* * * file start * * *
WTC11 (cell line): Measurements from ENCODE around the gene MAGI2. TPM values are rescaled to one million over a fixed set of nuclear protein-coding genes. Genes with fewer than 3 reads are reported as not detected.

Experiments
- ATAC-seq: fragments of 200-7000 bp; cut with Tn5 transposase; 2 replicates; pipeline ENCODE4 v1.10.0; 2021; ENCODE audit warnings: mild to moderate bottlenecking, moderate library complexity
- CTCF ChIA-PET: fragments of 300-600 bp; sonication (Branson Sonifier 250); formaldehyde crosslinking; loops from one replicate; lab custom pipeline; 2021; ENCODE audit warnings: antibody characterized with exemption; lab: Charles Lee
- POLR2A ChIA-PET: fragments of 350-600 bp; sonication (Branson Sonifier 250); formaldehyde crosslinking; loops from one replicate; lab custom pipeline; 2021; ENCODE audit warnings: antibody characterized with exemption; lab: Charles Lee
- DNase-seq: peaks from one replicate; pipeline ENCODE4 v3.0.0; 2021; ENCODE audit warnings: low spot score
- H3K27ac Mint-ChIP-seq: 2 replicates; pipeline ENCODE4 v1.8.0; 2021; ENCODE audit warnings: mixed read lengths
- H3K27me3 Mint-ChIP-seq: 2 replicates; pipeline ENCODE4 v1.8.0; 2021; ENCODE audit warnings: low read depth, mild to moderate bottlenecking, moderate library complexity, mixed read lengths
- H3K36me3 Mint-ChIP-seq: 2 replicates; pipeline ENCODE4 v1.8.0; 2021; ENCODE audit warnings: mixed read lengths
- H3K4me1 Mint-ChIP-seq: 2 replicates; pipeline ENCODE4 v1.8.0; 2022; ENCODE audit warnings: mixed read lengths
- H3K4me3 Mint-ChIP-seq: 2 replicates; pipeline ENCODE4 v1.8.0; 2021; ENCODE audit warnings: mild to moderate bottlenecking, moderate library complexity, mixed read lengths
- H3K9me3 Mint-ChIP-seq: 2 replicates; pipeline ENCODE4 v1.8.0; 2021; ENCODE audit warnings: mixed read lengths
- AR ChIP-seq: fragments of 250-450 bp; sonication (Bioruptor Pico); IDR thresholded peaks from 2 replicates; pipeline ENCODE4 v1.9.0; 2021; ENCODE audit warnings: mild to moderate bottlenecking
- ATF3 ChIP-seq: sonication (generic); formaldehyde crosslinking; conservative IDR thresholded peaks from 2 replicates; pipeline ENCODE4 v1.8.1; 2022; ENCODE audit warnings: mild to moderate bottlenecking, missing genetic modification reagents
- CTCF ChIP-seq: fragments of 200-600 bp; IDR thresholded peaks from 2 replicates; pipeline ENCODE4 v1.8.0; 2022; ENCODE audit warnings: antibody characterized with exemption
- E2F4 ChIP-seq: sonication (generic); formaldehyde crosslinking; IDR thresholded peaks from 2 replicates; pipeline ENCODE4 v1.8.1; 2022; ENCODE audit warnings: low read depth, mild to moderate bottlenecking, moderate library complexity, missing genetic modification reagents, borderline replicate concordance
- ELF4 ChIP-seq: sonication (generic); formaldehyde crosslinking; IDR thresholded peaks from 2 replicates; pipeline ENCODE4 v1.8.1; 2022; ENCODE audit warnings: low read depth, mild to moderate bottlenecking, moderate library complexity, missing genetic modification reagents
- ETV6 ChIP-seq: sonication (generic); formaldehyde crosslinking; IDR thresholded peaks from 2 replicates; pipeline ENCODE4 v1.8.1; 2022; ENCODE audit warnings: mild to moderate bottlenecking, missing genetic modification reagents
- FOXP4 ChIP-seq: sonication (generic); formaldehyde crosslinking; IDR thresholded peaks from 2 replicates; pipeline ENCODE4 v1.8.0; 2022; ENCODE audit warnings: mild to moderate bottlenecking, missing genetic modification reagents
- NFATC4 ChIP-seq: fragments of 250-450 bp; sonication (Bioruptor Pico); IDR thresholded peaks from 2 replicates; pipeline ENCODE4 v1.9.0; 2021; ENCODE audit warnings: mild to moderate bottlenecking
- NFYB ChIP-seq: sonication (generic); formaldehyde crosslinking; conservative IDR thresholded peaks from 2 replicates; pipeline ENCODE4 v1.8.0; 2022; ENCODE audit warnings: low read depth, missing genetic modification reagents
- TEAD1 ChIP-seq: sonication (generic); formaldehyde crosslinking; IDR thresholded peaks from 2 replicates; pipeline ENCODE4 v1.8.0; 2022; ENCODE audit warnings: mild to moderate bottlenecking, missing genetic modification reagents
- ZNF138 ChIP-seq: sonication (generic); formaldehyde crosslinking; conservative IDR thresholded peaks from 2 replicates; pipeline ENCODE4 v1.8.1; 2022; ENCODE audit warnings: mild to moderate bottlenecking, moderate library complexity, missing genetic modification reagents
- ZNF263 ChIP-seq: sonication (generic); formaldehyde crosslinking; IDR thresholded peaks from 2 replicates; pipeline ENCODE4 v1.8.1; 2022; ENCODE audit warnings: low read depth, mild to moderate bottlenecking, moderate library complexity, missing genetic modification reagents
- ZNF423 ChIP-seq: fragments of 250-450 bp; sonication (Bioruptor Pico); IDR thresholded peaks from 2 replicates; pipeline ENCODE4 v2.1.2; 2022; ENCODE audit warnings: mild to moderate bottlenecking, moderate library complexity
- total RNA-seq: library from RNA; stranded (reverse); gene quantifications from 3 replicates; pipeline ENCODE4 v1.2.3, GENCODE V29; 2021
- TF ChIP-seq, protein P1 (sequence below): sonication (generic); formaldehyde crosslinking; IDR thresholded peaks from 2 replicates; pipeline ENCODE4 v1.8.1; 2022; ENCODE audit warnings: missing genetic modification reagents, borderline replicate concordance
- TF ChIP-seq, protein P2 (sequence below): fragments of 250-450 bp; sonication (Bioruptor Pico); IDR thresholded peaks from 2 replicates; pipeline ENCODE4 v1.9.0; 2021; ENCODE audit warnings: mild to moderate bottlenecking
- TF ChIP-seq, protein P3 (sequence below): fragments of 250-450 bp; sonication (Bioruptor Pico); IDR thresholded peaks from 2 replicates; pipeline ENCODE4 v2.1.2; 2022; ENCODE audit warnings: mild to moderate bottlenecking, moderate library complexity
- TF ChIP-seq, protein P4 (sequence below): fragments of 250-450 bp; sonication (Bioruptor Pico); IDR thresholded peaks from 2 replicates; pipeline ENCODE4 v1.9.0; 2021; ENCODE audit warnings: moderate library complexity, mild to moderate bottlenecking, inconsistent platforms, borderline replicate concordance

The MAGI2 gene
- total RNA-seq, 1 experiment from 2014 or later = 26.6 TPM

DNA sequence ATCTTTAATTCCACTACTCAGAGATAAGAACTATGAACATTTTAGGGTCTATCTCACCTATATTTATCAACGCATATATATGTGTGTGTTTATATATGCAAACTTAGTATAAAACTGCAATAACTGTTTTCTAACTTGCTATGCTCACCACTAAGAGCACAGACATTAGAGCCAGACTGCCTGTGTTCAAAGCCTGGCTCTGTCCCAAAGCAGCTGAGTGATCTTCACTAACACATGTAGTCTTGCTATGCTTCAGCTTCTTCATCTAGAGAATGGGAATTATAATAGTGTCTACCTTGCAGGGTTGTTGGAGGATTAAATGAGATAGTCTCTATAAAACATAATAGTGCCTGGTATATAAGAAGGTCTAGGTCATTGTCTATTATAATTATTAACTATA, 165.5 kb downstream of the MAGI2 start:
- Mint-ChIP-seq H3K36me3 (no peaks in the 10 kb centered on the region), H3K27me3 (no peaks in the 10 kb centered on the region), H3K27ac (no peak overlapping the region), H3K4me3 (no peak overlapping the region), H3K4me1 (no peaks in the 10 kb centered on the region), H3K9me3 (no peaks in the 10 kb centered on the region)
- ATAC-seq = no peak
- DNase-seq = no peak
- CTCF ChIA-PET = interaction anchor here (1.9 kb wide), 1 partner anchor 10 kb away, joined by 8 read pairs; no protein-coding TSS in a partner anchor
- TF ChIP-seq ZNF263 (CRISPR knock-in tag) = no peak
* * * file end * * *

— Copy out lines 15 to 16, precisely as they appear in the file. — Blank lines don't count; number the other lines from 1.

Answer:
- CTCF ChIP-seq: fragments of 200-600 bp; IDR thresholded peaks from 2 replicates; pipeline ENCODE4 v1.8.0; 2022; ENCODE audit warnings: antibody characterized with exemption
- E2F4 ChIP-seq: sonication (generic); formaldehyde crosslinking; IDR thresholded peaks from 2 replicates; pipeline ENCODE4 v1.8.1; 2022; ENCODE audit warnings: low read depth, mild to moderate bottlenecking, moderate library complexity, missing genetic modification reagents, borderline replicate concordance